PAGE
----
while later, she is seen flinging her arm seemingly unconsciously and making rude gestures,
    then raising her arm while contorting her face. When passengers get on at a stop and sit down
    next to her, she suddenly turns to her right and asks a man if the girl between them is
    his girlfriend, and why he’s looking at her. Moments later, they move, and the lady pats
    the now empty seats next to her, saying she’d be so happy with her own apartment or her
    own house. While this woman’s reality is more sad than
    scary, the unpredictability of her actions is certainly frightening. 2. Electrical Issue
    Smoke wafted through the Yellow Line train on January 12th, 2015. While it filled the train, commuters waited
    over 35 minutes for help to escape. The cause is believed to have been an electrical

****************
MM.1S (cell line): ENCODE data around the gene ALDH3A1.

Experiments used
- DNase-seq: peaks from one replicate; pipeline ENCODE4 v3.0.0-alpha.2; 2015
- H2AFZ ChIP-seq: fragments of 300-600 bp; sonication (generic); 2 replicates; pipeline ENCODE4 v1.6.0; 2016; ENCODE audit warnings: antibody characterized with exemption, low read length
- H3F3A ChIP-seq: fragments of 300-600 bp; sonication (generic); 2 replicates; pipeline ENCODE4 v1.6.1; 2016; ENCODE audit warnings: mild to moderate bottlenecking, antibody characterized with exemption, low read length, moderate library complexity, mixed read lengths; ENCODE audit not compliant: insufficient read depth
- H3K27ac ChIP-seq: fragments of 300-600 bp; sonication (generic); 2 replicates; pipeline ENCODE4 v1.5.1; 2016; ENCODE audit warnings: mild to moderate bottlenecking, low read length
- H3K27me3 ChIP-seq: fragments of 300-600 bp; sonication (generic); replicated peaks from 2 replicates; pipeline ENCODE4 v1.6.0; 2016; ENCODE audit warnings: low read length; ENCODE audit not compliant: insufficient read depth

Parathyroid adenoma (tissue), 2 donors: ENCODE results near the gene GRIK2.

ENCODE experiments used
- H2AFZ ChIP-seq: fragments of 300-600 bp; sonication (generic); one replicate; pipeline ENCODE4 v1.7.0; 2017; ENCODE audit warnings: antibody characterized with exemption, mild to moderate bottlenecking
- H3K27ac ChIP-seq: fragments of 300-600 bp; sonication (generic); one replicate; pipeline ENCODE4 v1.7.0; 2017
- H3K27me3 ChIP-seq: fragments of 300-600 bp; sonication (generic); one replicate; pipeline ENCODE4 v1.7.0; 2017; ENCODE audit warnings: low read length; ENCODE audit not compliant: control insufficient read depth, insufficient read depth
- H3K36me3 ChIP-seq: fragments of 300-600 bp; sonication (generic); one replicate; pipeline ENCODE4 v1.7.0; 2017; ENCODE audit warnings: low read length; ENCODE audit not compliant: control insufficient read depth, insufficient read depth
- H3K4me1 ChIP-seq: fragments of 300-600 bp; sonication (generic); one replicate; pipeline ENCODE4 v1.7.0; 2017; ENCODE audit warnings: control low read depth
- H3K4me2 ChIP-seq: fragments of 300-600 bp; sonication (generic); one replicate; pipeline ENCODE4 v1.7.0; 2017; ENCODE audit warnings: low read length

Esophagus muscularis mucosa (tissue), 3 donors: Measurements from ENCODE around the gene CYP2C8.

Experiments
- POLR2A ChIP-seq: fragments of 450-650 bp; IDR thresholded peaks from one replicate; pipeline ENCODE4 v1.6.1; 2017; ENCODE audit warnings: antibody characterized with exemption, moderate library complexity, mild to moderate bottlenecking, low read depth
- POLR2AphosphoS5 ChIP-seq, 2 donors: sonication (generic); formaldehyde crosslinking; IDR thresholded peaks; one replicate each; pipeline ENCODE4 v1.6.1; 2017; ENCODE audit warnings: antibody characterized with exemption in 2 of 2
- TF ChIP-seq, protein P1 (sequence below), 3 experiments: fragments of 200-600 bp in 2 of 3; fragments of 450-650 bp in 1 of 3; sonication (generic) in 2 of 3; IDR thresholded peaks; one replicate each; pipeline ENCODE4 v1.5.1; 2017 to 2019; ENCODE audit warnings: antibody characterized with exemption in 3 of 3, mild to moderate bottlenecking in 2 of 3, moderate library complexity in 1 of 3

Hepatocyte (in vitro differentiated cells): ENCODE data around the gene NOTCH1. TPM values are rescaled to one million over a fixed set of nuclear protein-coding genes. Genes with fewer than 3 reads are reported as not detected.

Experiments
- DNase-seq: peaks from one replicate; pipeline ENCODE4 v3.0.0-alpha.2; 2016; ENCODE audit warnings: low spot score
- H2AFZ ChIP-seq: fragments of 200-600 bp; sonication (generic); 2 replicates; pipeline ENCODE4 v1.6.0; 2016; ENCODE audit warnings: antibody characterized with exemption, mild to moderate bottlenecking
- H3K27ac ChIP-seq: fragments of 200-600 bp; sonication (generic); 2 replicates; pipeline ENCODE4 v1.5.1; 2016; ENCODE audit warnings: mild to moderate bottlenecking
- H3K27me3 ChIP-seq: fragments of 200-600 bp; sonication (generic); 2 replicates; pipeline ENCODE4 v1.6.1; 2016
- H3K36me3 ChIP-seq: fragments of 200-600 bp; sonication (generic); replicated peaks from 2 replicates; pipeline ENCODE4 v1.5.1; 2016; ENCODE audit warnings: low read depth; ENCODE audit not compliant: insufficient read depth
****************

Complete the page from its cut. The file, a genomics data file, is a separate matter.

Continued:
issue in the tunnel. When the issue occurred, it forced commuters
    on the platform to evacuate. That’s when train 302 pulled towards the
    platform and took off again. But it was so thick, the train operator was
    blinded. He pulled to a stop in the tunnel. The train’s fans were pulling smoke inside. And firefighters were only dispatched when
    they received a 911 call about seven minutes later. Meanwhile, the passengers on the train could
    barely breathe and many got down on the floor. In the raw video of the train, you can see
    just how bad it is inside the wagon, and you can hear people cough, while most lie or squat
    on the floor. Over the intercom, they are told to remain
    calm and not to open the doors. Some called 911 to describe where the train
    was located so that rescuers could be sent down. Out of the 380 people who were evacuated from